Recent US headlines regarding the reinstatement of NFL player Michael Vick, convicted of participating in a dog-fighting ring, raise a number of questions about animal rights and how we attempt to understand and treat animal abusers.
As the introduction for the most recent Journal of Social Issues (JSI) states, “virtually all societies” make use of and have relationships with nonhuman animals — as companions, for work, as a source of food, etc. But these relationships are complex and raise a number of ethical and psychological issues.
For example, research has shown that we often benefit — both psychologically and physiologically — from companionship with animals. Perhaps it is this presumption, and the idea that we should care for and protect our companions that elicits such emotional responses from deviant (i.e. abusive) behavior. Ascione & Shapiro (2009, JSI) report on interventions, such as AniCare, that build on these ideas and “intimate justice theory” to work with those convicted of animal abuse. Researchers are also considering how our understanding of animal abuse can inform work on domestic abuse, and vice versa. Such questions have even resulted in the establishment of a new field — anthrozoology — to formally investigate human-animal interactions.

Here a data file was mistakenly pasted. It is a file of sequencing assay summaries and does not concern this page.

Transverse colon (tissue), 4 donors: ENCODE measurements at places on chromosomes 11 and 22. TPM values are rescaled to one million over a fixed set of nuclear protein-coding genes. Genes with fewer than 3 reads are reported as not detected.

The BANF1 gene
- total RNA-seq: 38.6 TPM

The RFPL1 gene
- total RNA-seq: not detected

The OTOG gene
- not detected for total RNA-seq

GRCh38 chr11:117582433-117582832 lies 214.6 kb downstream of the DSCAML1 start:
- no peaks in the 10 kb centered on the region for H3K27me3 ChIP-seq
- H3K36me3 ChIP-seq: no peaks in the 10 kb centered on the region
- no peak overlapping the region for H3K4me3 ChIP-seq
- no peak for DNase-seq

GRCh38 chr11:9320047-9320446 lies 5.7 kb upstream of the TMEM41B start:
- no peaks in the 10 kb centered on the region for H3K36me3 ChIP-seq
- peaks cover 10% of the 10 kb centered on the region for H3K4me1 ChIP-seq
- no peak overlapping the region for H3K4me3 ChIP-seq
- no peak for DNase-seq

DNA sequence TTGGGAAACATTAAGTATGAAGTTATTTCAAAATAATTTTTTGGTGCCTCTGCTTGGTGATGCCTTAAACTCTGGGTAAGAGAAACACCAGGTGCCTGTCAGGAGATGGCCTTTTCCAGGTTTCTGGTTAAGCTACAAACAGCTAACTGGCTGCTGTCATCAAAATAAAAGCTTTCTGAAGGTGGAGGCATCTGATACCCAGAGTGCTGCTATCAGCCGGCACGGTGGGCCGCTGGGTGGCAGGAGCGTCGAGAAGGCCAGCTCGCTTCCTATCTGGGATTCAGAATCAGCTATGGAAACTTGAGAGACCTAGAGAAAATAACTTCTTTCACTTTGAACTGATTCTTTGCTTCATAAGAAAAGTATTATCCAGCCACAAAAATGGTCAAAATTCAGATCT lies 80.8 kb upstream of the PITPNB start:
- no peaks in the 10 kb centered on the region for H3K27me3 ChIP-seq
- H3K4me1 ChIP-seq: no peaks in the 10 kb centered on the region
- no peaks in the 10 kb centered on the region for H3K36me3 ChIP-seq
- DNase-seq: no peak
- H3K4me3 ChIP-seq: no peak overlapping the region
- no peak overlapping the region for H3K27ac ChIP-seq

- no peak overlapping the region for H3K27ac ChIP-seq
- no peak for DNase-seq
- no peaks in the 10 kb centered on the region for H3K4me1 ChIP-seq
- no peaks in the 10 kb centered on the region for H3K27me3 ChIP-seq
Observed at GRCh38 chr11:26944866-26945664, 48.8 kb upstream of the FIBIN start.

In what ways has animal use changed in our societies as technology has developed? Do you think findings from animal abuse studies can be generalized to other areas of abuse and abuse interventions?